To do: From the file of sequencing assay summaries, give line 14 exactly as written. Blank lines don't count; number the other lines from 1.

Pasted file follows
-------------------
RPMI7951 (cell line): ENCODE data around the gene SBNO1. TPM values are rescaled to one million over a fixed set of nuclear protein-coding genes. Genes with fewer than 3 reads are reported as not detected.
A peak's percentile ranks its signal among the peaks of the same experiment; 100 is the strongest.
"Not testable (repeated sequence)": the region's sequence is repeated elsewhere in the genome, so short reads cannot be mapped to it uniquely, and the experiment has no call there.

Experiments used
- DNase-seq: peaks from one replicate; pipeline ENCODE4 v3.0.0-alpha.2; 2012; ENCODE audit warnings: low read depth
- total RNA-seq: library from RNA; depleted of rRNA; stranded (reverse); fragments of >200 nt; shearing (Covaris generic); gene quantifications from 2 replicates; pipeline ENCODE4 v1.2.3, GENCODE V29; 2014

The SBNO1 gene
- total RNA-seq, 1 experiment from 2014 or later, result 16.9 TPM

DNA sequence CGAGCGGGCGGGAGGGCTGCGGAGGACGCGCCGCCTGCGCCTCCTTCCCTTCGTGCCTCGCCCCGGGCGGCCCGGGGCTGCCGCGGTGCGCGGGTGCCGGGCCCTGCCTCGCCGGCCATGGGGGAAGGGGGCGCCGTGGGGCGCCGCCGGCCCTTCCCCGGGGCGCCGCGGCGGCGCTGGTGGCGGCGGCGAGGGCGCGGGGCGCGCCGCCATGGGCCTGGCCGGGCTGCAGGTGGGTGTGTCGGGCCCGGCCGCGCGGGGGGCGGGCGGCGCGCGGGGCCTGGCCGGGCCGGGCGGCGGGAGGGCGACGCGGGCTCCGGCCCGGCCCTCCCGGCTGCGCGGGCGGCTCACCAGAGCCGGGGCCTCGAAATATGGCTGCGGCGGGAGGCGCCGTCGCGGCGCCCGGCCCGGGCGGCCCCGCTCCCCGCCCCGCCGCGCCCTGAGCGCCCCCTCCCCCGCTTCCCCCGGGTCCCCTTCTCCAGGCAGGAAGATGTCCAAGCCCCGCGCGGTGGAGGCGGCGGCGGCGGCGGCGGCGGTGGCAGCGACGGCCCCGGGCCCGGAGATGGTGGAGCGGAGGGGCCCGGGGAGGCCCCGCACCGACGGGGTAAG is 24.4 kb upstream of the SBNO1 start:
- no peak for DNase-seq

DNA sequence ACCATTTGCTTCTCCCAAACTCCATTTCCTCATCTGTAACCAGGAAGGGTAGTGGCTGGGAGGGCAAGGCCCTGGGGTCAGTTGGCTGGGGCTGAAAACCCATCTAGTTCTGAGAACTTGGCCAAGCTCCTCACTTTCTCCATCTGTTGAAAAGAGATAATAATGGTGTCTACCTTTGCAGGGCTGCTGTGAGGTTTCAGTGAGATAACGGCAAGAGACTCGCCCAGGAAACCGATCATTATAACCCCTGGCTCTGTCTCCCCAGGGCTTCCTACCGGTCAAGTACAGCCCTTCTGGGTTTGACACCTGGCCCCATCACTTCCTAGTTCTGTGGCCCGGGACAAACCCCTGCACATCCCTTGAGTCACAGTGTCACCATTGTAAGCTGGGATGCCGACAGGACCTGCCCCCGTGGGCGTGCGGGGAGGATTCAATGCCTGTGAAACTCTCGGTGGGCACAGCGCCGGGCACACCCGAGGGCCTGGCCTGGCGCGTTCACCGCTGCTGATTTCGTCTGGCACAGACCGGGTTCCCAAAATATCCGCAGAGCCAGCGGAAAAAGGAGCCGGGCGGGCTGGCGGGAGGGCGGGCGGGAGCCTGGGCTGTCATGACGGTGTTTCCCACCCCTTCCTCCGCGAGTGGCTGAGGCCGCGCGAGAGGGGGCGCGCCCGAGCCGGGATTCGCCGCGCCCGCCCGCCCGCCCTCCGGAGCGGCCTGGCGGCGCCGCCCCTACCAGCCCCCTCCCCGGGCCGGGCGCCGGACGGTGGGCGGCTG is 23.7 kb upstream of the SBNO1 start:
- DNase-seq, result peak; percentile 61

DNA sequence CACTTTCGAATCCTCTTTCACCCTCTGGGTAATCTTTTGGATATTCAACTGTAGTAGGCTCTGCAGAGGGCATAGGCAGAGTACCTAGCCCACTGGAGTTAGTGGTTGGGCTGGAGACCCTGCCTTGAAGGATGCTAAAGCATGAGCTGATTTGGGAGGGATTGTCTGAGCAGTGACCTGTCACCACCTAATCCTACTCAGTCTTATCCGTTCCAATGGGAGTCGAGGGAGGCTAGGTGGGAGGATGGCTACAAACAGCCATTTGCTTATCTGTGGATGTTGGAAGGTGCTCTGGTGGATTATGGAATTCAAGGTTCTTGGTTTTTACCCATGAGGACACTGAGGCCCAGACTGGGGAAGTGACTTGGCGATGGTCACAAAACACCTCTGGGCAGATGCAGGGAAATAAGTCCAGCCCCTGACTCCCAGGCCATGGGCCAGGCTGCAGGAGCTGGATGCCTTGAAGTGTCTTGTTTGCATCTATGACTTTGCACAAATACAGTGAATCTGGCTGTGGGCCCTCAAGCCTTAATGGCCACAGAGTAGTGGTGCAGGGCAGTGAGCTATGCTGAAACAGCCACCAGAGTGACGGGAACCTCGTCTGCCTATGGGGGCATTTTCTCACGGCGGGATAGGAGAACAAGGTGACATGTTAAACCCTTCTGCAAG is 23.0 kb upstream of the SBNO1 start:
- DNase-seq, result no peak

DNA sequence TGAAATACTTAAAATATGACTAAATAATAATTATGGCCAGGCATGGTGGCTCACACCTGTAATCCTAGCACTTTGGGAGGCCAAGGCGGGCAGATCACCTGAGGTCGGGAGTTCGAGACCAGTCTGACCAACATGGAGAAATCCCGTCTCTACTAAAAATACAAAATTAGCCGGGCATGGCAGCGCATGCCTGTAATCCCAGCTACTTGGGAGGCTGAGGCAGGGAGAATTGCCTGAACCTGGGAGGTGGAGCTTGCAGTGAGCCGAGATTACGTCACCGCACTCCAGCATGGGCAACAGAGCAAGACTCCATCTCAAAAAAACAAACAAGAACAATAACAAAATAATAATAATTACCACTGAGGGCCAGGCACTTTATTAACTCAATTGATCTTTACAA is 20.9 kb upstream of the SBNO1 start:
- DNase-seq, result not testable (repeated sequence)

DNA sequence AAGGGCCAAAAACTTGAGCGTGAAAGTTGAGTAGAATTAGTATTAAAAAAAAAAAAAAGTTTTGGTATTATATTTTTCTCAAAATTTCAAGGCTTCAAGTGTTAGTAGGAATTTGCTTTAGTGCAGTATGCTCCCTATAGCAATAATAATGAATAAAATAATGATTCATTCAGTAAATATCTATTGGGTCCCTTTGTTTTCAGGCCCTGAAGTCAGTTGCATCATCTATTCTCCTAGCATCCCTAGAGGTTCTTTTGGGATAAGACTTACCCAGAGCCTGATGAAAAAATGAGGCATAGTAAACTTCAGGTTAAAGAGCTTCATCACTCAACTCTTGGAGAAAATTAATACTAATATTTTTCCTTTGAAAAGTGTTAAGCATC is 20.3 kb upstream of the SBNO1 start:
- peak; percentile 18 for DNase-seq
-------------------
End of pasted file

- DNase-seq, result no peak